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Links about the Draft, Draft Registration, and Draft Resistance

Don't Register for War.

Other links and resources about the draft, draft registration, and draft resistance:

  1. Leaflets
  2. Posters and graphics
  3. Podcasts, webinars, and radio and TV archives
  4. Anti-draft songs and music videos
  5. Draft registration and the possibility of a general draft
  6. Women, the draft, and draft registration
  7. The medical draft ("Health Care Personnel Delivery System")
  8. Compulsory national service
  9. Financial aid for nonregistrants
  10. Background on "Selective Service", draft registration, and draft resistance since 1980
  11. Statistics on draft registration, resistance, compliance, and enforcement since 1980
  12. Resistance within the military and by veterans and military families
  13. USA war resisters in Canada and other countries
  14. Resistance to military recruiting
  15. Outsourcing and privatizing war to mercenaries and contractors
  16. Draft resistance and anti-draft organizations, Web sites, and activities
  17. U.S. Supreme Court decisions on draft registration since 1980
  18. Other pending lawsuits related to draft registration
  19. Proposals for state and Federal legislation related to draft registration
  20. Petitions to Congress and the National Commission on Military, National, and Public Service related to draft registration
  • Draft resistance history since 1980

    Mobilization Against the DraftFred Moore at City Hall, San Francisco
    [Crowd at the West Coast mobilization against the draft and draft registration listens to speakers including Fred Moore of the National Resistance Committee. Civic Center Plaza, San Francisco, 22 March 1980. Photos by Chris Booth for Resistance News.]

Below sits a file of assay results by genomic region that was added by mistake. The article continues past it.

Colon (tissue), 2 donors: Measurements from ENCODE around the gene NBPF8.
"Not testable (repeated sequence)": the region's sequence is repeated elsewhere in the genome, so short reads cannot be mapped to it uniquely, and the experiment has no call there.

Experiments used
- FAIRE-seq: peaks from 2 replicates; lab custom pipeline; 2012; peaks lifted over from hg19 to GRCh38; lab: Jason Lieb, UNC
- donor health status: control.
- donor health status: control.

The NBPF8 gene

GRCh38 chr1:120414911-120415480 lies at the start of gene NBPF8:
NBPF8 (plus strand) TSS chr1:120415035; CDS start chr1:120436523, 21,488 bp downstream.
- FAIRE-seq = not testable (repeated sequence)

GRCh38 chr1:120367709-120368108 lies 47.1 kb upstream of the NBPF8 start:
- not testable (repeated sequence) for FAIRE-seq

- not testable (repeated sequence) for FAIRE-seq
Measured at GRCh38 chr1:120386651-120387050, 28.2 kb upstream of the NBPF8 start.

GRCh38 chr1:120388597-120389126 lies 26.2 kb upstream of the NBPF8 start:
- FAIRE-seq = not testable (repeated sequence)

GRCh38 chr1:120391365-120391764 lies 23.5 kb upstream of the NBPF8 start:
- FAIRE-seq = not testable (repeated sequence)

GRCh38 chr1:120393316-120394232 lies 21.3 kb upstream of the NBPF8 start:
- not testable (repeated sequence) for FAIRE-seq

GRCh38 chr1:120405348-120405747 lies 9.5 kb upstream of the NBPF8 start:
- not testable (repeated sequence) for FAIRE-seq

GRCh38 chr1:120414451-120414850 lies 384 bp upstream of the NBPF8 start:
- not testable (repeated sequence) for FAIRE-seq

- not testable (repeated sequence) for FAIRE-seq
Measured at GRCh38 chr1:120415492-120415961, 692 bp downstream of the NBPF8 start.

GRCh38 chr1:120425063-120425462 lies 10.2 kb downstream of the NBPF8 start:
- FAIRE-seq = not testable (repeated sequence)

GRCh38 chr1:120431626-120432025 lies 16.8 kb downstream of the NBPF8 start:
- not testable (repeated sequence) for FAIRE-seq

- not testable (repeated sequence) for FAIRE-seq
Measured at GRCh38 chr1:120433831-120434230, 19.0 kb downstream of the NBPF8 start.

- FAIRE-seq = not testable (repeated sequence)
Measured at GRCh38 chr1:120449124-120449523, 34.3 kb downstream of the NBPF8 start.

• Prosecutions of draft registration resisters since 1980

  • Resistance within the military and by veterans and military families

  • USA war resisters in Canada and other countries

  • Resistance to military recruiting

  • Outsourcing and privatizing war to mercenaries and contractors

  • U.S. Supreme Court decisions on draft registration since 1980

    • Rostker v. Goldberg, 453 U.S. 57 (1981)
      (upholding the Constitutionality of requiring men but not women to register for the draft. For more about the legislative and legal -- although not the activist -- context to this case, see the detailed account including interviews with Goldberg and his attorneys by Linda K. Kerber in No Constitutional Right to Be Ladies: Women and the Obligations of Citizenship, Hill and Wang, 1998, pp. 261-302, and Bernard Rostker, I Want You: The Evolution of the All-Volunteer Force, RAND Corp., 2006 (free download as e-book, but the printed edition includes a supplemental DVD with extensive source material incluidng files from the Reagan Administration's "Military Manpower Task Force").